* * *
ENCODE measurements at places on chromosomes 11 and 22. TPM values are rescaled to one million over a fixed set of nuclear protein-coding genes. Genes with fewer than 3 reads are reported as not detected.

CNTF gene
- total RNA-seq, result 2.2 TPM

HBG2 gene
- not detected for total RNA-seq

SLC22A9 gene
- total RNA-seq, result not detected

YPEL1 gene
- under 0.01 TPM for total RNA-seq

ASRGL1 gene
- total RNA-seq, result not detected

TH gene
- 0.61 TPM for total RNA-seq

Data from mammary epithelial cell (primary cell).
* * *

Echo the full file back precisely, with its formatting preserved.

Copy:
ENCODE measurements at places on chromosomes 11 and 22. TPM values are rescaled to one million over a fixed set of nuclear protein-coding genes. Genes with fewer than 3 reads are reported as not detected.

CNTF gene
- total RNA-seq, result 2.2 TPM

HBG2 gene
- not detected for total RNA-seq

SLC22A9 gene
- total RNA-seq, result not detected

YPEL1 gene
- under 0.01 TPM for total RNA-seq

ASRGL1 gene
- total RNA-seq, result not detected

TH gene
- 0.61 TPM for total RNA-seq

Data from mammary epithelial cell (primary cell).